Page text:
From Skeleton Flower. Photo courtesy of Degenerate Art Ensemble.

Following their previous project Predator Songstress, local performance group Degenerate Art Ensemble is presenting a new work entitled Skeleton Flower. As always, DEA will include multiple art forms including music, dance and video in this performance that highlights both fairy tales and the autobiographical experience of the lead performer, Haruko Crow Nishimura.

These interests hail all the way from Nishimura’s childhood. “My mother used to read me Grimm Brothers and Hans Christian Andersen’s gruesome fairy tales involving women and girls,” she said. “These affected me and have haunted me all of my life.”

For Skeleton Flower, Nishimura has chosen to draw from the fairy tales The Red Shoes, The Wild Swans, and The Fitcher’s Bird.  “I have taken my own semi-autobiographical story, and wove it together with these fairy tales,” she said, “all of which have female protagonists that overcome great opposition by putting their desires or creative desires into action.”

Nishimura feels particularly connected to the latter fairy tale. “The Fitcher’s Bird is a lesser known version of Blue Beard, where the female protagonist defies the predator who had cut up her sisters by using trickery, creativity, and magic to put her dead sisters back together again and defeat him,” she said. “There is a shift of power that happens in this brilliant tale.”

It is this shift of power that Nishimura is seeking not only in her art, but also in her personal life, as she struggles with depression. “This piece is more about coming to understand and committing to healing traumas by confronting my demons and finding awakenings,” she said. “It is about finding power in knowing what leads to my major breakdowns and dysfunction as a human being in society.”

This effort is the product of a lengthy exploration for Nishimura. “I have come to find that depression has been the symptom of not knowing how to confront my childhood abuse, racism, and having a major identity crisis,” she said, “growing up moving constantly and living in four different countries, searching for a place to fit in.”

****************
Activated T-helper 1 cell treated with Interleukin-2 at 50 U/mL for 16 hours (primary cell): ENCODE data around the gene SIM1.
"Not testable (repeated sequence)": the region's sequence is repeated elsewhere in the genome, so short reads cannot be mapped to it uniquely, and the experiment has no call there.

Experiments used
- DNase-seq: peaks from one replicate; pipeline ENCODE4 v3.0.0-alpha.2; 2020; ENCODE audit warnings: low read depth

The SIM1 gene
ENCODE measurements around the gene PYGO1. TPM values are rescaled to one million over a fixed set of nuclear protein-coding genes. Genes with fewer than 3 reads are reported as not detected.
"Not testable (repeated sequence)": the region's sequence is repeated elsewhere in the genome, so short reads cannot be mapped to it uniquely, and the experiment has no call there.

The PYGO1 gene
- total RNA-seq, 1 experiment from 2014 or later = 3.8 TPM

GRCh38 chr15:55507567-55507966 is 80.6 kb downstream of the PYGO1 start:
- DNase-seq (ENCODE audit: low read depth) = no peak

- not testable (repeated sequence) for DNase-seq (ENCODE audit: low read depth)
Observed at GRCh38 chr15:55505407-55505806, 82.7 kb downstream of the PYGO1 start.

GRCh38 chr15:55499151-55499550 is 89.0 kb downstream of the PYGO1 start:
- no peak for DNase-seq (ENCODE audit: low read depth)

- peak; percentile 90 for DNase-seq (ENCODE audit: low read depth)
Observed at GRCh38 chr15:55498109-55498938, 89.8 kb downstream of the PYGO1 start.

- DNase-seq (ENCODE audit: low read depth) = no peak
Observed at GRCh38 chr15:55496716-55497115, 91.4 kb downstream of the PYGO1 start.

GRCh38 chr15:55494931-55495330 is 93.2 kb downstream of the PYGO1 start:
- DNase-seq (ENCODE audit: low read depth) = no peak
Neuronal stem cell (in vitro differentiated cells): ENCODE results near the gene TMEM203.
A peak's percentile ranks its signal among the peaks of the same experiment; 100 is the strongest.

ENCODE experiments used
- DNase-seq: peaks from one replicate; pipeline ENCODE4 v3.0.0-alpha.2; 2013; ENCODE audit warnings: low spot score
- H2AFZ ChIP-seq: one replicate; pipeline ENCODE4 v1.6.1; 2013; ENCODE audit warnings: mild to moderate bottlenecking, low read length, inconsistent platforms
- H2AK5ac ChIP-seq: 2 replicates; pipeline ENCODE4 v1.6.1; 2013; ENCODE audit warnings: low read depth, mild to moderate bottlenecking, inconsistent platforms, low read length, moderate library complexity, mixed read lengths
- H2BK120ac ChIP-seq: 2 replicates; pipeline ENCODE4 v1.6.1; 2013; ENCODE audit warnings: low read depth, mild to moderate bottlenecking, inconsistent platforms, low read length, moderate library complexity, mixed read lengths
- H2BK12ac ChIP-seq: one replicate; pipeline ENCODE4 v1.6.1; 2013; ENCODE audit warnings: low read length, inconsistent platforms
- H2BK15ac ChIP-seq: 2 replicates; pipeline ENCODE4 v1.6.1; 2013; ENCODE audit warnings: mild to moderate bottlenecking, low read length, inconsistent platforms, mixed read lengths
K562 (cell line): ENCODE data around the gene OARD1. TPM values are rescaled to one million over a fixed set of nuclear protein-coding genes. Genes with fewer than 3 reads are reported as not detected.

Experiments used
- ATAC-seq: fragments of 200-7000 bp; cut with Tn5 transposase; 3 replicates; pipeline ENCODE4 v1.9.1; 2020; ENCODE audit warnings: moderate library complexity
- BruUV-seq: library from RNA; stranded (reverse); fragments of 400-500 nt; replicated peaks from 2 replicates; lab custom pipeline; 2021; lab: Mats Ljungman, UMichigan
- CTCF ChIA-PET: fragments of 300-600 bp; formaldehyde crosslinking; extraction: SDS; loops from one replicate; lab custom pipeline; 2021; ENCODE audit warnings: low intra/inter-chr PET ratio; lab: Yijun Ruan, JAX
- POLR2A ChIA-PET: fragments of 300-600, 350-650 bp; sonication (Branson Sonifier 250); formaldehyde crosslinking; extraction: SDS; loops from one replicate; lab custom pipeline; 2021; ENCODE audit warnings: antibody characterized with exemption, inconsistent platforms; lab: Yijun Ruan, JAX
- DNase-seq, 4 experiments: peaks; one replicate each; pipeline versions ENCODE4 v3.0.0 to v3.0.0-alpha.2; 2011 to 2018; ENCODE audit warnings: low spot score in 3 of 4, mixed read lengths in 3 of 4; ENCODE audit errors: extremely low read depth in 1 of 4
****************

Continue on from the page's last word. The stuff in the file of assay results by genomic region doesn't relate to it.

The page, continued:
By creating Degenerate Art Ensemble, Nishimura has established her own place, and is making space for fellow artists who are also interested in multi-disciplinary work. This includes the costume design team of Wyly Astley and Willow Fox.

Astley has previously worked on other DEA costumes, but had yet to take on a design project. “I was overjoyed to be asked to join this project as a designer,” she said. “The beauty and depth of their work astounds me and they are incredibly fun and generous to work with.”

Fox agrees. “The Degenerate Art Ensemble’s work has fascinated me since I arrived in Seattle, especially how they create immersive experiences based in shared and personal mythologies,” she said. “The level of craft and artistry and fun in their productions make it a dream project to work on.”

That’s not to say their work is without challenges, since DEA productions are known for elaborate costumes. “The biggest challenge, so far, has been the Flower Dress costume.  It’s such a hungry thing!” Astley said. “It has over 7,000 hand-cut, hand-painted, and hand-stitched silk flowers on it. This costume also has a strange and wonderful shape that is hard to hold in place because of its weight.”

The ambitious nature of the costume caught Fox’s attention. “It took an incredible team of artisans months to accomplish this intensely elaborate costume,” Fox said, “and five of us finished covering it with the very last of the 7,000 flowers in the final hours, nothing to spare.”

Complementing this team is the work of production manager Tom Wiseley.  “With a group like this, titles fall short,” Wiseley said. “I also design, implement, stage manage, act, and help with administrative.”

Bringing these skills to the team has required a balance of generosity and respect.  “As always, it is a challenge to balance aspiration with practicality,” Wiseley said.  “Also, there is a fine art to joining a family, learning how they work and honoring their ways while being a strong contributor.”

Wiseley has found DEA to be an ideal fit. “For years, I’ve sought an artistic home where I can employ my various skills among good-hearted peers pursuing the highest quality work,” he said. “So I was honored to be invited into this ensemble.”

With these collaborators and longtime DEA partner and music director Joshua Kohl, Nishimura has integrated her personal and artistic explorations. “The path of creativity and imagination pulled me through it all,” she said, “allowing me to not only survive, but to be able to continue to create, grow, and share my imagination with others.”

In Nishimura’s perspective, this growth spans the generations. “Skeleton Flower also deals with what we inherit from our ancestors and allowing them to heal through us,” she said, “and healing myself by choosing my own paths for my own life.”

For Nishimura, the title Skeleton Flower reflects all of these interests and concerns, because a skeleton flower is white when dry and translucent in the rain. “When the rain hits the skeleton flower, it turns it to this glass-like transparency,” she said. “The inspiration was about seeing through the surface and transforming, expressing your truth and through that process of sharing, the journey transforms you.”

Skeleton Flower runs March 13 -16 at the Erickson Theatre, 1524 Harvard Avenue, Seattle.

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